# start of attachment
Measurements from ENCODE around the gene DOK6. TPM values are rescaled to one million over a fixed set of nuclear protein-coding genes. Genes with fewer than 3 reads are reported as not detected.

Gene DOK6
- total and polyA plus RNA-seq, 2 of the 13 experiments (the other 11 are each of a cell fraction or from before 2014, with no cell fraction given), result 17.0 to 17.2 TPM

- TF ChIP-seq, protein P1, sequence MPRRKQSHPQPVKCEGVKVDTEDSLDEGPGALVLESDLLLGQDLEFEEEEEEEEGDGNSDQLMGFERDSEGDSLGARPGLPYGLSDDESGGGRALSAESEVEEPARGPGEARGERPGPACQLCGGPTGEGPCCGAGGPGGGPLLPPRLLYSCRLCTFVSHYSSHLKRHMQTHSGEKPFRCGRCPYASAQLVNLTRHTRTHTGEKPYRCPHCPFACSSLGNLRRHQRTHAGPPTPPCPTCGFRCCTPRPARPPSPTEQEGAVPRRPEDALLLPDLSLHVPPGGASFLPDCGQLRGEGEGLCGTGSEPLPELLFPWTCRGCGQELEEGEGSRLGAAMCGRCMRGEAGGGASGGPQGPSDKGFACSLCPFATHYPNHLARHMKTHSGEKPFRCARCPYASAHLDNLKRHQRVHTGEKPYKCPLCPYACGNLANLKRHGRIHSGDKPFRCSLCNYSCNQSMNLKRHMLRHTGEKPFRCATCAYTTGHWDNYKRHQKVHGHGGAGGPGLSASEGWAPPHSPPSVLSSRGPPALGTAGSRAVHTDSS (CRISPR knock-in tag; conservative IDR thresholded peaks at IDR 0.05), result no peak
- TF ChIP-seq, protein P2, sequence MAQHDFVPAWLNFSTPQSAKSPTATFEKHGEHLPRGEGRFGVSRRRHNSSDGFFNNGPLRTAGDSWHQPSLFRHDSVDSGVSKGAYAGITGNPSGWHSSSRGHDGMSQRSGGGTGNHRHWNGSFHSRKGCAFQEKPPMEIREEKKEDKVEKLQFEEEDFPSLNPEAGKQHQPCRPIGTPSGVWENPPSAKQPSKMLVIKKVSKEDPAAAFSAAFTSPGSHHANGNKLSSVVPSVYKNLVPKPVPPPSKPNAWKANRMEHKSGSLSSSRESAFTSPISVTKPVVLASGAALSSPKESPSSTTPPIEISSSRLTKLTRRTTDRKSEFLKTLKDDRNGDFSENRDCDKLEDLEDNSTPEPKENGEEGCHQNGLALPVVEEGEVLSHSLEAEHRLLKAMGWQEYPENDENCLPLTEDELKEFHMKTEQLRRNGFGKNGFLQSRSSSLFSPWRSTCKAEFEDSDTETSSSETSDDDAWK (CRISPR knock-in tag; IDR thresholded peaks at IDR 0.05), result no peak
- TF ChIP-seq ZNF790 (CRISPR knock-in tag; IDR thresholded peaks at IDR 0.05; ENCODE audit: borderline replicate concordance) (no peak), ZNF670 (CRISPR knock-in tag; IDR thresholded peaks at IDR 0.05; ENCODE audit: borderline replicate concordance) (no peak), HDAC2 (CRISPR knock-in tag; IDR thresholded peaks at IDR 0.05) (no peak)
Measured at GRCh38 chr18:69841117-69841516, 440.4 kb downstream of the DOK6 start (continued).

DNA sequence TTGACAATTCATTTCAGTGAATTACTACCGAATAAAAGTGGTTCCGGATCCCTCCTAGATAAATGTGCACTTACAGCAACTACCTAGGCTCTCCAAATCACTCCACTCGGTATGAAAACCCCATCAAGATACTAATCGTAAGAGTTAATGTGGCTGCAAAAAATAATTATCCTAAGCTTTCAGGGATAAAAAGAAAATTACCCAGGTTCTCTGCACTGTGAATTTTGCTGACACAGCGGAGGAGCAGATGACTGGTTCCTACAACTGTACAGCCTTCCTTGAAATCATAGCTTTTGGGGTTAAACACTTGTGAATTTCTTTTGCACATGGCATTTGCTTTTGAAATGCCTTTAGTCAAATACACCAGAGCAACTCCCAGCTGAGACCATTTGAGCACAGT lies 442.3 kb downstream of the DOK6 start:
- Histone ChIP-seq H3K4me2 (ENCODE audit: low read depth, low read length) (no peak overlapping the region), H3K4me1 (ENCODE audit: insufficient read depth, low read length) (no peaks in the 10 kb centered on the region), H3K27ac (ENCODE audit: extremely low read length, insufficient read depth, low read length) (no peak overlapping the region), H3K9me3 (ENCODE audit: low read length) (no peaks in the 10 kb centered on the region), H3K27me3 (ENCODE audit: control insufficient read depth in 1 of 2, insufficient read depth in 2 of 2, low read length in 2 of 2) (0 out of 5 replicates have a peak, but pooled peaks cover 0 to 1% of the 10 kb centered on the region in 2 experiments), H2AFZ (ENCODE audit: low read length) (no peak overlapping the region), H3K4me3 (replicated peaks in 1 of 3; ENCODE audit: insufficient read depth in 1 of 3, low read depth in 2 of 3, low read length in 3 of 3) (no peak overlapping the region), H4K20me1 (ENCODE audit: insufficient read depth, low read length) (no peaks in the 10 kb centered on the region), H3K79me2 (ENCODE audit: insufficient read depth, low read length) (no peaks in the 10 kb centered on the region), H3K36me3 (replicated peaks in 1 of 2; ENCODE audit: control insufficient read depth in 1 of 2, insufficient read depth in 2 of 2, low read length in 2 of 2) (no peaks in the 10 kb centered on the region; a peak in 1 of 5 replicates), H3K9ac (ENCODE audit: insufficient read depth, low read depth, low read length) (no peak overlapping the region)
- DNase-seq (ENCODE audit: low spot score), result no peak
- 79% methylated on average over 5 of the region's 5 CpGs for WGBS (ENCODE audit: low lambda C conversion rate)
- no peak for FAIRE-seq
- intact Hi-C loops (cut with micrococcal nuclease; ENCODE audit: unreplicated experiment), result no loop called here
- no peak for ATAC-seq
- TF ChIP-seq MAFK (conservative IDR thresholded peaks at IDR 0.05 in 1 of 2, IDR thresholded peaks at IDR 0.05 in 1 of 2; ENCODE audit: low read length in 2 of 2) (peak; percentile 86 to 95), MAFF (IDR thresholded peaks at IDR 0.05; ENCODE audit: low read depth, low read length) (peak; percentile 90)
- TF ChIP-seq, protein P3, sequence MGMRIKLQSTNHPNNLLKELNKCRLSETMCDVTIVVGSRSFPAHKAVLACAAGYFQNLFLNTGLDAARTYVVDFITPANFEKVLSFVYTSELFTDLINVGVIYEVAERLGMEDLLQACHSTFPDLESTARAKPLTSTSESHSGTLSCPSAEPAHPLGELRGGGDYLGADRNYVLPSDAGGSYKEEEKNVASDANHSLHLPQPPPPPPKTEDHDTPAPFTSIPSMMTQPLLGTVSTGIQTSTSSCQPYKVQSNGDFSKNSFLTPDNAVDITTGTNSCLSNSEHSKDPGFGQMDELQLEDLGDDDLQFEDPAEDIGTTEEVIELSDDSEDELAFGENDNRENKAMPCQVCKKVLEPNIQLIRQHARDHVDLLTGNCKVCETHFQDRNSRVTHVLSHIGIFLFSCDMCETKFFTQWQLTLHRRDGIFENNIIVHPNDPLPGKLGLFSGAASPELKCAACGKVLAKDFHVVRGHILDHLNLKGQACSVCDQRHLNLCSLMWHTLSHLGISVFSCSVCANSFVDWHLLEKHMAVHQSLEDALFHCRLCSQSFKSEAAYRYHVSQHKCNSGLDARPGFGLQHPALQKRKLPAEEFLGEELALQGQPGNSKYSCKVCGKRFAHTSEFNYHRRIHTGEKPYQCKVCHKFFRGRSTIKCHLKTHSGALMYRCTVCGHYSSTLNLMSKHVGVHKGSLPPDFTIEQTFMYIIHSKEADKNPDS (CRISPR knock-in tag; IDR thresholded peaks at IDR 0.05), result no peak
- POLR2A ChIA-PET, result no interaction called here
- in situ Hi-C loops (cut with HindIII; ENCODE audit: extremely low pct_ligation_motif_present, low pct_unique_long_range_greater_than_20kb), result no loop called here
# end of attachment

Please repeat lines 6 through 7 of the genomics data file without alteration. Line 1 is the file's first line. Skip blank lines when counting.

- TF ChIP-seq ZNF790 (CRISPR knock-in tag; IDR thresholded peaks at IDR 0.05; ENCODE audit: borderline replicate concordance) (no peak), ZNF670 (CRISPR knock-in tag; IDR thresholded peaks at IDR 0.05; ENCODE audit: borderline replicate concordance) (no peak), HDAC2 (CRISPR knock-in tag; IDR thresholded peaks at IDR 0.05) (no peak)
Measured at GRCh38 chr18:69841117-69841516, 440.4 kb downstream of the DOK6 start (continued).